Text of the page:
Tomlin's Broadway show ["Appearing Nitely"] may well be a crossroads in one of the most extraordinary careers in our popular culture…. [Tomlin] has chosen to challenge herself and her audiences, to move beyond the Pavlovian reflex called laughter toward a total assault on her audiences' sensibility—their minds, their hearts, their funny bones. (p. 63)
There was always that extra dimension to Lily Tomlin's comedy. But watching her put the new show together, it's clear that she's reached the point where laughter is simply the final confirmation of the penetration of her insights. Without the costumes and props of her TV specials—Edith Ann lost in her giant chair, Ernestine's sausage-rolled hair and platform shoes—Tomlin gives a burning life to all her characters with just her marvelously mobile face, expressively graceful body and flexible voice. The result is like a one-woman "Canterbury Tales," a rich and savory collage of human types and destinies….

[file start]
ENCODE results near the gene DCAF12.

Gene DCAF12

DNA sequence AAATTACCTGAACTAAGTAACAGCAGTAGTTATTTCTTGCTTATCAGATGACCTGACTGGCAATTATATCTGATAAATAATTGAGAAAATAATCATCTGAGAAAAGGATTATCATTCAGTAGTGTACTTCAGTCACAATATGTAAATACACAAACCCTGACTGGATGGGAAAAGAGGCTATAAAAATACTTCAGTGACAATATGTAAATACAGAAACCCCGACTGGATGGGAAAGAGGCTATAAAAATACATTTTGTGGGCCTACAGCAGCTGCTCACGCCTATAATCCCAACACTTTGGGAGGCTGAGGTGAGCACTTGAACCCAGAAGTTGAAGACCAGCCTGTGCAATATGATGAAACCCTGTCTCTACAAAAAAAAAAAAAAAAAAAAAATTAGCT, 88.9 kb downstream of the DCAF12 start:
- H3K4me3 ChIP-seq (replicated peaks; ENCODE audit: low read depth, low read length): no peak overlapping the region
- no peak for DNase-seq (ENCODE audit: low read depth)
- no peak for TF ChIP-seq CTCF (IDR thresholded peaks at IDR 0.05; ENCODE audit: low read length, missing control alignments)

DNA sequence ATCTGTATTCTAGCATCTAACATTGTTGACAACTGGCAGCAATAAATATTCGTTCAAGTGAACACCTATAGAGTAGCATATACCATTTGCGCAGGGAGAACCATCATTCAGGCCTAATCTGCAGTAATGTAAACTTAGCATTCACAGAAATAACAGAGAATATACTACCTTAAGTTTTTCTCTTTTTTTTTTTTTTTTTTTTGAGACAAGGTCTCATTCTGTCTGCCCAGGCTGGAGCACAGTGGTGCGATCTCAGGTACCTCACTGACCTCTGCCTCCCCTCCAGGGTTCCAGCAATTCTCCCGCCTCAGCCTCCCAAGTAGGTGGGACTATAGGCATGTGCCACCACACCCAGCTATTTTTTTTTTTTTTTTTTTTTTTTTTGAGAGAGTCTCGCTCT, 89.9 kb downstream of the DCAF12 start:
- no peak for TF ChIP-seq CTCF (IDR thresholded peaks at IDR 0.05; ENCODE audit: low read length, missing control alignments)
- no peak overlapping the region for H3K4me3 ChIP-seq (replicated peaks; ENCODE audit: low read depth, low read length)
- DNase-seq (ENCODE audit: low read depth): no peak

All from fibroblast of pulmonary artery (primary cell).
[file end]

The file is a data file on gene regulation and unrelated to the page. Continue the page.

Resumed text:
There's an odd innocence in Lily Tomlin that drives her to do material like Crystal, [the CB quadriplegic]. What she instinctively is reaching for is the moment when laughter and tears dissolve into one another. You laugh, but you taste a sweetness in your laughter that isn't there when you're reacting to most comedy or satire….
Her characters are totally real for Tomlin and she doesn't want to manipulate them for effect but to evoke that reality. (p. 64)
Tenderness may be the ultimate secret of Lily's appeal. It also points to the danger in her approach, the danger of sentimentality…. Lily's closest colleague [Jane Wagner] understands this…. "Lily is after something beyond formulas—not sketches, not naturalism, not black comedy. Call it maybe docu-comedy, something that reveals human nature—absurd, touching, grotesque and overwhelming." (p. 66)
Jack Kroll, "Funny Lady," in Newsweek (copyright 1977, by Newsweek, Inc.; all rights reserved; reprinted by permission), Vol. 89, No. 13, March 28, 1977, pp. 63-6.